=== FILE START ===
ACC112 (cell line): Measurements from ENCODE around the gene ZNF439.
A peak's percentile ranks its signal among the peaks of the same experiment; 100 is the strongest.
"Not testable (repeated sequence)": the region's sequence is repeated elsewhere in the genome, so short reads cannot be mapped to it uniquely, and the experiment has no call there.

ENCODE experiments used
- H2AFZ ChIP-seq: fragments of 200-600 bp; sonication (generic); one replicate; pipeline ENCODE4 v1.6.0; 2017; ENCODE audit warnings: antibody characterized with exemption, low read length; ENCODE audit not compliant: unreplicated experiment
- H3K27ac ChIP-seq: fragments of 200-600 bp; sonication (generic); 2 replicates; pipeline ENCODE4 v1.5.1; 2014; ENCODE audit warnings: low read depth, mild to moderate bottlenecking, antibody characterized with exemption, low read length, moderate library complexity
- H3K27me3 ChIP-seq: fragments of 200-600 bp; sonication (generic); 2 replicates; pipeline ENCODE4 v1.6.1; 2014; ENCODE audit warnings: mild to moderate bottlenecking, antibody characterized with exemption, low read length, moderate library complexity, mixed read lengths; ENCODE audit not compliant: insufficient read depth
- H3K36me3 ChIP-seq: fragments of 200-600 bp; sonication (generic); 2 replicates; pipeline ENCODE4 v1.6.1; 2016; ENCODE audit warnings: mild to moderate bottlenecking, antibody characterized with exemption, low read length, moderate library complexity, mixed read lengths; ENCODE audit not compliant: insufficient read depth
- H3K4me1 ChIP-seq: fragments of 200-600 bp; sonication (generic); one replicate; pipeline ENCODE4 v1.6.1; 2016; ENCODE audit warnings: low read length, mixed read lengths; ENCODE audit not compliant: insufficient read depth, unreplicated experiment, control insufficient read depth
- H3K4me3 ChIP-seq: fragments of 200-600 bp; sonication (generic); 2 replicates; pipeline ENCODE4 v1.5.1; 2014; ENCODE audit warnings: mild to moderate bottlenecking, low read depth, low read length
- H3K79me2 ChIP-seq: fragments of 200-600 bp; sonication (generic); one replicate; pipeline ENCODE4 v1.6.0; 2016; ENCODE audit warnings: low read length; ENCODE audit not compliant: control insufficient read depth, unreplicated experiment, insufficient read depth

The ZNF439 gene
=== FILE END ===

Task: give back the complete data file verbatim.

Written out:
ACC112 (cell line): Measurements from ENCODE around the gene ZNF439.
A peak's percentile ranks its signal among the peaks of the same experiment; 100 is the strongest.
"Not testable (repeated sequence)": the region's sequence is repeated elsewhere in the genome, so short reads cannot be mapped to it uniquely, and the experiment has no call there.

ENCODE experiments used
- H2AFZ ChIP-seq: fragments of 200-600 bp; sonication (generic); one replicate; pipeline ENCODE4 v1.6.0; 2017; ENCODE audit warnings: antibody characterized with exemption, low read length; ENCODE audit not compliant: unreplicated experiment
- H3K27ac ChIP-seq: fragments of 200-600 bp; sonication (generic); 2 replicates; pipeline ENCODE4 v1.5.1; 2014; ENCODE audit warnings: low read depth, mild to moderate bottlenecking, antibody characterized with exemption, low read length, moderate library complexity
- H3K27me3 ChIP-seq: fragments of 200-600 bp; sonication (generic); 2 replicates; pipeline ENCODE4 v1.6.1; 2014; ENCODE audit warnings: mild to moderate bottlenecking, antibody characterized with exemption, low read length, moderate library complexity, mixed read lengths; ENCODE audit not compliant: insufficient read depth
- H3K36me3 ChIP-seq: fragments of 200-600 bp; sonication (generic); 2 replicates; pipeline ENCODE4 v1.6.1; 2016; ENCODE audit warnings: mild to moderate bottlenecking, antibody characterized with exemption, low read length, moderate library complexity, mixed read lengths; ENCODE audit not compliant: insufficient read depth
- H3K4me1 ChIP-seq: fragments of 200-600 bp; sonication (generic); one replicate; pipeline ENCODE4 v1.6.1; 2016; ENCODE audit warnings: low read length, mixed read lengths; ENCODE audit not compliant: insufficient read depth, unreplicated experiment, control insufficient read depth
- H3K4me3 ChIP-seq: fragments of 200-600 bp; sonication (generic); 2 replicates; pipeline ENCODE4 v1.5.1; 2014; ENCODE audit warnings: mild to moderate bottlenecking, low read depth, low read length
- H3K79me2 ChIP-seq: fragments of 200-600 bp; sonication (generic); one replicate; pipeline ENCODE4 v1.6.0; 2016; ENCODE audit warnings: low read length; ENCODE audit not compliant: control insufficient read depth, unreplicated experiment, insufficient read depth

The ZNF439 gene